I am well aware that it is not the function of courts, by judicial fiat, to attempt enactment of remedial tax legislation. I am further aware that every taxpayer has a constitutional privilege to minimize his tax liability through lawful tax avoidance. Nevertheless, I have never favored decisions which encourage loopholes in our tax laws and enable taxpayers, through the medium of ten year inter vivos trusts or otherwise, to transfer excess income and *206 thereby retreat to lower tax brackets during prosperous and high tax years, and later to retrieve that same source of income in lean years, when income taxes are usually much lower.

I respectfully dissent.

NOTES

[1] Petitioner is a lawyer residing in Albany, Georgia. Petitioner is unmarried and one of eight children of Sam Farkas who died testate in 1915.

By will, petitioner's father set up a testamentary trust, under the terms of which the income was to be paid to the testator's eight children for life. The will provided that the trust was to continue during the life of the eight children and until the testator's youngest grandchild attained the age of 21 years, at which time the trust was to terminate and the estate was to be divided among the direct descendants of the testator per stirpes.

Item 18 of the will provided that if any of the children should attempt to divest themselves of the beneficial interest to which they were entitled, such child would forfeit his right in the estate and his interest would terminate and be divided among the remaining heirs.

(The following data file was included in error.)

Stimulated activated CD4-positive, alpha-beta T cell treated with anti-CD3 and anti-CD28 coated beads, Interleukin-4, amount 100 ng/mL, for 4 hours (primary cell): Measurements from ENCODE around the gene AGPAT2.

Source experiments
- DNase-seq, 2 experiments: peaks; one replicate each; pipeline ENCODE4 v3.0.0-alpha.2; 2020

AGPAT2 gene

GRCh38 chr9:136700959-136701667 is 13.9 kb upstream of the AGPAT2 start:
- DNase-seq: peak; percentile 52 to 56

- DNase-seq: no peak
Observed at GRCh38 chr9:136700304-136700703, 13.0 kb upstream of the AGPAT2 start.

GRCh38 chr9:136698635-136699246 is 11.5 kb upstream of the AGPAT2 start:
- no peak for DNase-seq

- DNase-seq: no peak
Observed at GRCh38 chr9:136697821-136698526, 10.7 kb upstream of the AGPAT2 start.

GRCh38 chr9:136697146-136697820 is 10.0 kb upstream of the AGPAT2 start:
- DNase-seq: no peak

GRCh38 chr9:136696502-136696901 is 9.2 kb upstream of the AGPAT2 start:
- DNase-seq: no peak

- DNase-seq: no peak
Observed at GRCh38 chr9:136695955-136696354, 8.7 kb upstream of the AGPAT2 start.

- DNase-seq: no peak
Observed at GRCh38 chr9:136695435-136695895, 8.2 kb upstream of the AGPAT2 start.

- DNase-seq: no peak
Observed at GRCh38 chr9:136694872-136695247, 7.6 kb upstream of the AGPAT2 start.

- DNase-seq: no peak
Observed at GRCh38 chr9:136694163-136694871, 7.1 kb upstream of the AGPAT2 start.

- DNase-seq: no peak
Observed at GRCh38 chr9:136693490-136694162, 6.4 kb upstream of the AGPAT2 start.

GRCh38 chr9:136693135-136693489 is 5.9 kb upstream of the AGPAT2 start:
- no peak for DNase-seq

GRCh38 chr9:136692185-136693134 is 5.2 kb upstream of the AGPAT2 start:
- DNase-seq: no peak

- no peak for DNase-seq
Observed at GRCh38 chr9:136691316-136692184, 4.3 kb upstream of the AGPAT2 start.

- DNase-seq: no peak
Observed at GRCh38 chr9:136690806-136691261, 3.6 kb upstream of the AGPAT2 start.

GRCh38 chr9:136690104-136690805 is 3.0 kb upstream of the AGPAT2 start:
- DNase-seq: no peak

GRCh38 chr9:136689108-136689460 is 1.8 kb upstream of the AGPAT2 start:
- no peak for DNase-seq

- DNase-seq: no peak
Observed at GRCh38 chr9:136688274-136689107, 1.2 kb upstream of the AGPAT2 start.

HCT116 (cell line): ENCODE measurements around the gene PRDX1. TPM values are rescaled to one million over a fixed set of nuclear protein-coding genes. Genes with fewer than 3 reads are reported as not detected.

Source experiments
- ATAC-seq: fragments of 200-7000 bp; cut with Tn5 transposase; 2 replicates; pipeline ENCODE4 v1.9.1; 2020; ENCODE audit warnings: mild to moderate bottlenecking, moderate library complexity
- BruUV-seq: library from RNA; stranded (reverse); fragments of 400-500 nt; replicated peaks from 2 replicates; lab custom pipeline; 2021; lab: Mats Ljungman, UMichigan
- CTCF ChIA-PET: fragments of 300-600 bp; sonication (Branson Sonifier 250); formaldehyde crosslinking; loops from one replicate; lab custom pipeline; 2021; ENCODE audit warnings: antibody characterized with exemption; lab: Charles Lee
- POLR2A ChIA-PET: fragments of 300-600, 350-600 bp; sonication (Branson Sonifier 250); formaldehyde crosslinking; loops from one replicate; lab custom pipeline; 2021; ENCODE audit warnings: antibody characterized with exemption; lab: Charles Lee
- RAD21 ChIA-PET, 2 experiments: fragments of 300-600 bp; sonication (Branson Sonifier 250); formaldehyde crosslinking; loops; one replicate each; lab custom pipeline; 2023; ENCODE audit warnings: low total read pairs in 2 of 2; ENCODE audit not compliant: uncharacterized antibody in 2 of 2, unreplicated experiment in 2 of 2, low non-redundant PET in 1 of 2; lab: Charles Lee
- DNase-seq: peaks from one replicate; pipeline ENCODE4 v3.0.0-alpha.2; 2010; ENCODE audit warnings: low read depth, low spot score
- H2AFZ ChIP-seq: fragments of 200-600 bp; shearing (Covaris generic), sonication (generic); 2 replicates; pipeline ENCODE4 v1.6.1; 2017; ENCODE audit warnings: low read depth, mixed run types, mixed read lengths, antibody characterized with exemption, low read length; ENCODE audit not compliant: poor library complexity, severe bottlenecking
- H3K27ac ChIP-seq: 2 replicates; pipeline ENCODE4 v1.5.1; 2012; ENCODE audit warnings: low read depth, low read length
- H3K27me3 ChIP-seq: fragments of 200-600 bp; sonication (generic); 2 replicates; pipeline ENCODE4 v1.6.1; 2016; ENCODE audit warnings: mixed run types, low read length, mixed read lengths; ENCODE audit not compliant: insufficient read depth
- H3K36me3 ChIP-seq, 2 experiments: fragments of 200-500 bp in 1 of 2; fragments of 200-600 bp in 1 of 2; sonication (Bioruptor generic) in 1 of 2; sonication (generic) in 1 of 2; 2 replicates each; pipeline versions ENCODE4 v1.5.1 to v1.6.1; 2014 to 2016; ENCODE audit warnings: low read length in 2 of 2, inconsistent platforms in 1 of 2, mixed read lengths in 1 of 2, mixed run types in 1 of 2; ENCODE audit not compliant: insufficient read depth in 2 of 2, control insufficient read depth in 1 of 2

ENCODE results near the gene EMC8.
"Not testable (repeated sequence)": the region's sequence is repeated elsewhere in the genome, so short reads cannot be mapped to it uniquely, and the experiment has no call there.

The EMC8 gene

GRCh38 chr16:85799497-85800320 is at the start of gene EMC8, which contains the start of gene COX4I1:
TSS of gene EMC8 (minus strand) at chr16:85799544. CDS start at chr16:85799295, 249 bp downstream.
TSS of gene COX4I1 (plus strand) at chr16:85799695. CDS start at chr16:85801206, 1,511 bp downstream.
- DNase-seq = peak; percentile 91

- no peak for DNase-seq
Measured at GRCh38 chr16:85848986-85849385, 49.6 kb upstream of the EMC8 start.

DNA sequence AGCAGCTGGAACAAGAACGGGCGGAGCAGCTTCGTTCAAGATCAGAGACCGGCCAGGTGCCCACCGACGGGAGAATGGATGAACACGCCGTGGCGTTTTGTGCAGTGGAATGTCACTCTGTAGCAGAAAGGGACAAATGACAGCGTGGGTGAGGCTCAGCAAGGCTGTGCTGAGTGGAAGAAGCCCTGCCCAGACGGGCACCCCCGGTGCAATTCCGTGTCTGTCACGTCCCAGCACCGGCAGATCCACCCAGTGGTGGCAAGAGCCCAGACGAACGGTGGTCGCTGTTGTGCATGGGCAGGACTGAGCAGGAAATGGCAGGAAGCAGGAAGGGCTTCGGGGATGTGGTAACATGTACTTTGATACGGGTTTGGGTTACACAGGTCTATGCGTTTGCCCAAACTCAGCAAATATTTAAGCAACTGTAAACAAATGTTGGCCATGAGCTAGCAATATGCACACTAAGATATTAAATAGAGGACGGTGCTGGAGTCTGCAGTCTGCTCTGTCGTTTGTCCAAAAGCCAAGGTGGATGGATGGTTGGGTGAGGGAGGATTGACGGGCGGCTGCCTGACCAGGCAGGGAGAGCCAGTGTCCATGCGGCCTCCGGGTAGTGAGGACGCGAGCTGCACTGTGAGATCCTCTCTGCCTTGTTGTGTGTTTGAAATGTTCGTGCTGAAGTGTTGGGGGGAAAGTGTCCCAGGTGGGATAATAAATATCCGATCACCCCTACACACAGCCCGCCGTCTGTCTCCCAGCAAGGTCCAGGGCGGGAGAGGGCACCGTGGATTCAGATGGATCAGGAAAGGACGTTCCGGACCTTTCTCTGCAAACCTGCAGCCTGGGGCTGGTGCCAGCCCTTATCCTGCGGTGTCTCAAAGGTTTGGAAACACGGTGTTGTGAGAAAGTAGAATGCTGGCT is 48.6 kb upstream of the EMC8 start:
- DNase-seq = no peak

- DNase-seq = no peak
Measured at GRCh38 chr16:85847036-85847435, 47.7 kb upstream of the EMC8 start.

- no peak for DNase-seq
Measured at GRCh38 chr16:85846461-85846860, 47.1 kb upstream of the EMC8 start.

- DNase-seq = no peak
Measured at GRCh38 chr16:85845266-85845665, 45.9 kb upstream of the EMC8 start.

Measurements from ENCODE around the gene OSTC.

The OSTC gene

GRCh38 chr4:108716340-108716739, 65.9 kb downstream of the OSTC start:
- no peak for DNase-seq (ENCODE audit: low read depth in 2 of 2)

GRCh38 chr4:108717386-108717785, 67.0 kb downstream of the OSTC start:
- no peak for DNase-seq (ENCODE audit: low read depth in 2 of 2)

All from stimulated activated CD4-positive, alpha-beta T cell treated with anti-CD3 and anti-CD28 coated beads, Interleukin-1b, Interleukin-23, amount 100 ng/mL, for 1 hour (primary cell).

Five of the eight children, including petitioner, were appointed trustees of the testamentary trust and also executors under the will of the decedent.

The testamentary trust established under the will of petitioner's father continued in existence throughout the taxable year 1943.

In 1943 petitioner was 53 years old and was worth about $500,000. His closest relatives were his brothers and sisters.

On January 8, 1943, petitioner executed the following trust instrument:

"For, and in consideration of One Dollar, I hereby transfer, assign and convey all my right, title and interest to the profits, dividends or income from the Estate of Sam Farkas as provided by the Will of Sam Farkas to be paid to each heir, to my brother Mack Farkas, in trust. This trust to terminate within ten years from the date hereof, or upon the death of Mack Farkas.

"The income from said Estate is to be used by my brother Mack Farkas to aid any of my brothers or sisters in educating their children, or in sickness or financial reverses, or extraordinary needs. I leave it entirely to my brother Mack Farkas, Trustee, to determine the amount and to whom he shall make gifts, giving him absolute discretion in the matter, and giving him authority to dispose of all the income hereby conveyed, or any part thereof just as he sees fit, provided no portion of which shall go to the undersigned.